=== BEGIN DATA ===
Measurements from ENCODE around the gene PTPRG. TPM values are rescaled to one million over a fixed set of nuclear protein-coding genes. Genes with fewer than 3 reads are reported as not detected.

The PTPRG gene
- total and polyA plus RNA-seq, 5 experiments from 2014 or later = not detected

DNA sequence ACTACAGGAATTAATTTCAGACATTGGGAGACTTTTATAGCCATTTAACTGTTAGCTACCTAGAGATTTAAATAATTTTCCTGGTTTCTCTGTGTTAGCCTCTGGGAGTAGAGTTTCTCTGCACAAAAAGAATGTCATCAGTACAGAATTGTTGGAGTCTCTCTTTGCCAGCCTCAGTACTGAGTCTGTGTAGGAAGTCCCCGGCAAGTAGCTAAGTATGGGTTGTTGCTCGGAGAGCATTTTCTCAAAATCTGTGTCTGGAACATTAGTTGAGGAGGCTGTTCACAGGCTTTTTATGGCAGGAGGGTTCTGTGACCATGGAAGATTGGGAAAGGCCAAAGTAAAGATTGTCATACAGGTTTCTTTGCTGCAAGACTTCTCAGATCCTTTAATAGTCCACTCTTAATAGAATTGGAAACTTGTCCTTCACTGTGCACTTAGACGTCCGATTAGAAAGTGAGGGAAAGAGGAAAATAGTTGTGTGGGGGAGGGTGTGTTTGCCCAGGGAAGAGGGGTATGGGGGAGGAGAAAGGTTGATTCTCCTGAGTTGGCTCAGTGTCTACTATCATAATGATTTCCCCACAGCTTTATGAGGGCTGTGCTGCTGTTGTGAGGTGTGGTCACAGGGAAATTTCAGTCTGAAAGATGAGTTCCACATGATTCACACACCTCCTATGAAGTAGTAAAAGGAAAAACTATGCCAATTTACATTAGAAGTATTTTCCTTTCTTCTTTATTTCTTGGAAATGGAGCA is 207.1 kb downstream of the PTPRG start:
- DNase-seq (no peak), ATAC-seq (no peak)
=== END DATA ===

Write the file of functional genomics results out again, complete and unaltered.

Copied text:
Measurements from ENCODE around the gene PTPRG. TPM values are rescaled to one million over a fixed set of nuclear protein-coding genes. Genes with fewer than 3 reads are reported as not detected.

The PTPRG gene
- total and polyA plus RNA-seq, 5 experiments from 2014 or later = not detected

DNA sequence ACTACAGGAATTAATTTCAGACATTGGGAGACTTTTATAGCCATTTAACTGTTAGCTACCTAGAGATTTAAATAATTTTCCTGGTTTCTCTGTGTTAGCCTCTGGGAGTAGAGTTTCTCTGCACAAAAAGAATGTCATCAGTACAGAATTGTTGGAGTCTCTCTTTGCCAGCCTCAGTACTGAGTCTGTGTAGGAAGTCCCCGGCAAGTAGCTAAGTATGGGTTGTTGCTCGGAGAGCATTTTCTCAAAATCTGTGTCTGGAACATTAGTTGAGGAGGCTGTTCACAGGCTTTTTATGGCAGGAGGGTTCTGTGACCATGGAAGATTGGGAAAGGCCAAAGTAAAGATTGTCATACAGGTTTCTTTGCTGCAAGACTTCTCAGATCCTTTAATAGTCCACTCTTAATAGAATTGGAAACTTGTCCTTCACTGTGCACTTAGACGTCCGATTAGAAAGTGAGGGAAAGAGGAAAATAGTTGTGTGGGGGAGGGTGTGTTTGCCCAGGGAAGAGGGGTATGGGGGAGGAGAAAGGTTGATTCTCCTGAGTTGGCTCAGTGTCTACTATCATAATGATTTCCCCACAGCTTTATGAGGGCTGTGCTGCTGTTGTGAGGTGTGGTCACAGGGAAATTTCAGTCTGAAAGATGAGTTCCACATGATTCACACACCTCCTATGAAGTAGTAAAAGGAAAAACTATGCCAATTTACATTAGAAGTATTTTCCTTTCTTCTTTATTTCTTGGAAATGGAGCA is 207.1 kb downstream of the PTPRG start:
- DNase-seq (no peak), ATAC-seq (no peak)